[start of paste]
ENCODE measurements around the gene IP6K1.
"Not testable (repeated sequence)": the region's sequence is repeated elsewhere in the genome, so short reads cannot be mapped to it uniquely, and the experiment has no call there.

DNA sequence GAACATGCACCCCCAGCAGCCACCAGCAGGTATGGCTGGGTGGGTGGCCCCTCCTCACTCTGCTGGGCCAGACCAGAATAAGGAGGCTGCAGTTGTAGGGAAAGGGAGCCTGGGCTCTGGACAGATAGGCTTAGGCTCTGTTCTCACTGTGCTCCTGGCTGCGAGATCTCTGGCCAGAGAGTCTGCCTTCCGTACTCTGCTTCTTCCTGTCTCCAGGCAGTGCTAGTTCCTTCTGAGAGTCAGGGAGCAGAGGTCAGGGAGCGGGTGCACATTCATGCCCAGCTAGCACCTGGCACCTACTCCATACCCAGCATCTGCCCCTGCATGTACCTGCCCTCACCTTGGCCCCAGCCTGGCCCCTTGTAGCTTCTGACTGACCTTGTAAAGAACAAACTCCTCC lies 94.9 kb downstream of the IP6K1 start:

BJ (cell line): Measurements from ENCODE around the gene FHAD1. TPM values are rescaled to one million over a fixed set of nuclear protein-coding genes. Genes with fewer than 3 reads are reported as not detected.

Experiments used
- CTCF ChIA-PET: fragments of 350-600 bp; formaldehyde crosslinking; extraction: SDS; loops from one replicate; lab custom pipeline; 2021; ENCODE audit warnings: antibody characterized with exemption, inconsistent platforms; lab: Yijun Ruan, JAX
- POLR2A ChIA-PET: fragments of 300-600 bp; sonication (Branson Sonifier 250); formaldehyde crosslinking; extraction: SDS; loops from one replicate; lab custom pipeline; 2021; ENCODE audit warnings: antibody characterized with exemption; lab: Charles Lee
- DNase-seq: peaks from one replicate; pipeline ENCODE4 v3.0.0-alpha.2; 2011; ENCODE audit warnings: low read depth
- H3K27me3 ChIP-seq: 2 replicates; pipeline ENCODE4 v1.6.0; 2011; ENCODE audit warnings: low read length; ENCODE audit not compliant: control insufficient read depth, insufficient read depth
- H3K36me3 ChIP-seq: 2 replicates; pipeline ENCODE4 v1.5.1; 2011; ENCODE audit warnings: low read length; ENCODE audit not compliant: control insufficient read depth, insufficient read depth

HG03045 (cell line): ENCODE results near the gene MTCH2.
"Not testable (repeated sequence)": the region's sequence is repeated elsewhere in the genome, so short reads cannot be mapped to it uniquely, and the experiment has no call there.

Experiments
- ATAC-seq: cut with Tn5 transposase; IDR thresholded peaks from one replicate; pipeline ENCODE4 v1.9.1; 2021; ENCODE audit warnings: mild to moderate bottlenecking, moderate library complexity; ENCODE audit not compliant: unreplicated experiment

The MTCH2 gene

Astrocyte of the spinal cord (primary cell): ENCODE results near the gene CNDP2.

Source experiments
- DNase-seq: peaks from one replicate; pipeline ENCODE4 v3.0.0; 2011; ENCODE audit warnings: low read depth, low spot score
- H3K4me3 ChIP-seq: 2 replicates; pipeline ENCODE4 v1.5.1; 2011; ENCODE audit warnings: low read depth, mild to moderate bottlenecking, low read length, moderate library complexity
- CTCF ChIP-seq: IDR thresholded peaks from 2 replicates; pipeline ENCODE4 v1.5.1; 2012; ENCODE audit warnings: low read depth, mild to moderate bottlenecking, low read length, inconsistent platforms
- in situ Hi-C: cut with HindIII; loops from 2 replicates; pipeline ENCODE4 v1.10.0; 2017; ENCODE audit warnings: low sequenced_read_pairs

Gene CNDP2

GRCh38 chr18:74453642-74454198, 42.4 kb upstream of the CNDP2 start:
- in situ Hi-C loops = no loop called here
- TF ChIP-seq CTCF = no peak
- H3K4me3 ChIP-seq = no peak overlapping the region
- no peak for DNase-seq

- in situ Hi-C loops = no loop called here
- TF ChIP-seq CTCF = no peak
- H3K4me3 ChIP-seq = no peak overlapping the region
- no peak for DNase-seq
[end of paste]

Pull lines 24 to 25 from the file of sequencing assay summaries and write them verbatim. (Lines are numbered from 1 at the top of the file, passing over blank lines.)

- in situ Hi-C loops = no loop called here
- TF ChIP-seq CTCF = no peak